Director, Center for Independent Journalism

Ray Carter is the director of OCPA’s Center for Independent Journalism. He has two decades of experience in journalism and communications. He previously served as senior Capitol reporter for The Journal Record, media director for the Oklahoma House of Representatives, and chief editorial writer at The Oklahoman. As a reporter for The Journal Record, Carter received 12 Carl Rogan Awards in four years—including awards for investigative reporting, general news reporting, feature writing, spot news reporting, business reporting, and sports reporting. While at The Oklahoman, he was the recipient of several awards, including first place in the editorial writing category of the Associated Press/Oklahoma News Executives Carl Rogan Memorial News Excellence Competition for an editorial on the history of racism in the Oklahoma legislature.

Director, Center for Independent Journalism

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A recent “stay at home” order issued by Norman Mayor Breea Clark requires citizens of Norman to restrict shopping to odd or even days, based on a citizen’s home address, as part of the city’s response to COVID-19.

“Customers of essential businesses shall, to the extent possible, limit visits to said businesses on an odd/even basis using their home address,” the order states. “For example, if one’s residence address is 123 City Street, he or she would shop on odd numbered days only to help limit the number of customers at any given time.”

Under the order, citizens caught shopping on the wrong day may be ordered to pay a fine of $750 and face 60 days in jail per violation.

“The Norman Police Department is empowered to enforce this ordinance but is encouraged to use an education, warning, then citation approach to enforcement,” the order states.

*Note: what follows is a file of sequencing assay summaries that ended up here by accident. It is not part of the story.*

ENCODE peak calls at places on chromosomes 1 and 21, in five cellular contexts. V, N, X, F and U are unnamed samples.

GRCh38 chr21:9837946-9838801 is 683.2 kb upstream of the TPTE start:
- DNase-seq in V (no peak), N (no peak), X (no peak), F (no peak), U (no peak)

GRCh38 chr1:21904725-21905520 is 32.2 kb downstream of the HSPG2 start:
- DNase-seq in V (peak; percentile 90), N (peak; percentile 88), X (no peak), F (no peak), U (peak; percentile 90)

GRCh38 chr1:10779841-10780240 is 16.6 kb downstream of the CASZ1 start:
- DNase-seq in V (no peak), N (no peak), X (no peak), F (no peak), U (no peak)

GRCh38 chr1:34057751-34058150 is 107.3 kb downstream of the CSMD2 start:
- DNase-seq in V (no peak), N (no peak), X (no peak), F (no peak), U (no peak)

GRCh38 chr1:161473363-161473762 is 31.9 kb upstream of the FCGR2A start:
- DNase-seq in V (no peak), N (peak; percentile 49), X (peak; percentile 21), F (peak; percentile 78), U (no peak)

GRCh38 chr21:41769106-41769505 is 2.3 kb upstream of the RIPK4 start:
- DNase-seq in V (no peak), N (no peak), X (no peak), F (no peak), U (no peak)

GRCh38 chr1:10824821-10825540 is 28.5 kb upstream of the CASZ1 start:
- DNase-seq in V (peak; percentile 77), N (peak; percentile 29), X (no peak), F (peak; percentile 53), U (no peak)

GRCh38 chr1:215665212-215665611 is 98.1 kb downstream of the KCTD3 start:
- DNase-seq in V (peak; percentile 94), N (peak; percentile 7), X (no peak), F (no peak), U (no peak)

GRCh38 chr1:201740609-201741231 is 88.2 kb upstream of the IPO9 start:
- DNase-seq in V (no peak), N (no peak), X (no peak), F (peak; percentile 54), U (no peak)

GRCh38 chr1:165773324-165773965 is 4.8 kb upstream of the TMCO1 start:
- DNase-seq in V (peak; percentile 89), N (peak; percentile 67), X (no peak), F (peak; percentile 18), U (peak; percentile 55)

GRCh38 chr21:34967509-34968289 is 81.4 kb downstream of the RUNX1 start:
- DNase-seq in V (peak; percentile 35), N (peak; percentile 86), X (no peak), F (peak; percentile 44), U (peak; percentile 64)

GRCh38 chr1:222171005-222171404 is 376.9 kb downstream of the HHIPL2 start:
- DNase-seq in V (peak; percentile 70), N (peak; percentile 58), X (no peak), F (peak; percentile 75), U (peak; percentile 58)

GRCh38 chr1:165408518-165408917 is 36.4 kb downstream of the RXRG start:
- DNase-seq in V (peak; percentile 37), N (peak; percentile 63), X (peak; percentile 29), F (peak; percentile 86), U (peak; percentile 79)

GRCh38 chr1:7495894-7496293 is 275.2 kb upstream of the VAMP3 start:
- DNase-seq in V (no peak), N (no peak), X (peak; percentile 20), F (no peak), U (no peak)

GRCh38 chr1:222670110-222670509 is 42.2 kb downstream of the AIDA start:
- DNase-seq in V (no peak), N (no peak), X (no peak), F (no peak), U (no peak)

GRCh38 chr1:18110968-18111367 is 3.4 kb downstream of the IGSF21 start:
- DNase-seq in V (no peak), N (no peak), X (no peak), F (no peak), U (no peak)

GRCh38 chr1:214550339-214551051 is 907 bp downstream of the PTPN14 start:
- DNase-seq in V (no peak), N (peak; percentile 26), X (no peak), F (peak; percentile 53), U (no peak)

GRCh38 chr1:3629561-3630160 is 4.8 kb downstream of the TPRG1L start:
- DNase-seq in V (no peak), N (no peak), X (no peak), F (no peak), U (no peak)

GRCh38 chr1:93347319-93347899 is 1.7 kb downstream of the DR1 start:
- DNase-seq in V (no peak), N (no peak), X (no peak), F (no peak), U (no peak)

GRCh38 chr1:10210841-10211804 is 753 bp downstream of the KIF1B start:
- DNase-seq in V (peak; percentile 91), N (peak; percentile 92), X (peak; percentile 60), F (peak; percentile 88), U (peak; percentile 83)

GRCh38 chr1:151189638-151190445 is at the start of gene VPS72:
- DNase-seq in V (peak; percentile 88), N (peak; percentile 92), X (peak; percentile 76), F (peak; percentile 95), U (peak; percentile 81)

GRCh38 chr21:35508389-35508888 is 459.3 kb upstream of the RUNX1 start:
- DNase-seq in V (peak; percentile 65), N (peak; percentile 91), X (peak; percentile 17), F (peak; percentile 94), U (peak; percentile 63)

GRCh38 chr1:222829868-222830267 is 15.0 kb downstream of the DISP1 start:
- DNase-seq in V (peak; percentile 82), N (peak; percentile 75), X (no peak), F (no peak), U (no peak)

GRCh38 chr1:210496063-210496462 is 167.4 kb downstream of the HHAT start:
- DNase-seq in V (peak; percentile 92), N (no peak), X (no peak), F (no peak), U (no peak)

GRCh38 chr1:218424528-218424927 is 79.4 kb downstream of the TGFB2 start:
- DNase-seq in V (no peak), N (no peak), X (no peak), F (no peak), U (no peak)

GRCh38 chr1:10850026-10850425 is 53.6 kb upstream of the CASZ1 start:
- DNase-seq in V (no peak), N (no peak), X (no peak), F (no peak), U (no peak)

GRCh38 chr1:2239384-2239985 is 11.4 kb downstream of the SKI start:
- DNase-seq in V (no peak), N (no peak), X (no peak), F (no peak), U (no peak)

However, it was not clear how the order would be enforced with any consistency, particularly since the order also exempts numerous citizens from its restrictions, including the shopping mandate.

The order explicitly exempts all “first responders, emergency management personnel, emergency dispatchers, law enforcement personnel, and others working for, or to support, Essential Businesses …”

Based on the order’s language, police will have to determine a citizen-shopper’s address and if the shopper’s profession falls into any of the “essential” categories outlined in the order before a violation has occurred.

Essential businesses specifically listed in the order include healthcare operations, grocery stores, farmers’ markets, farm and produce stands, food banks, convenience stores, liquor stores, stores that sell groceries and also sell other non-grocery products, stores that sell products necessary to maintaining residential sanitation, newspapers, television, radio, gas stations, auto-supply stores, auto-repair businesses, banks, hardware stores, stores that sell telecommunication and video devices, plumbers, electricians, exterminators, laundromats, dry cleaners, laundry service providers, railroads, restaurants providing delivery or carry out, businesses that supply products needed for people to work from home, businesses that supply other essential businesses with the support or supplies necessary to operate, airlines, taxis and private transportation providers, home-based care for seniors, childcare facilities, and more.

Rickey J. Knighton II, assistant city attorney for the City of Norman, said enforcement would be handled “on a complaint basis only.”

NOTE: This story has been updated since publication to include a comment from the office of the Norman city attorney.


Director, Center for Independent Journalism

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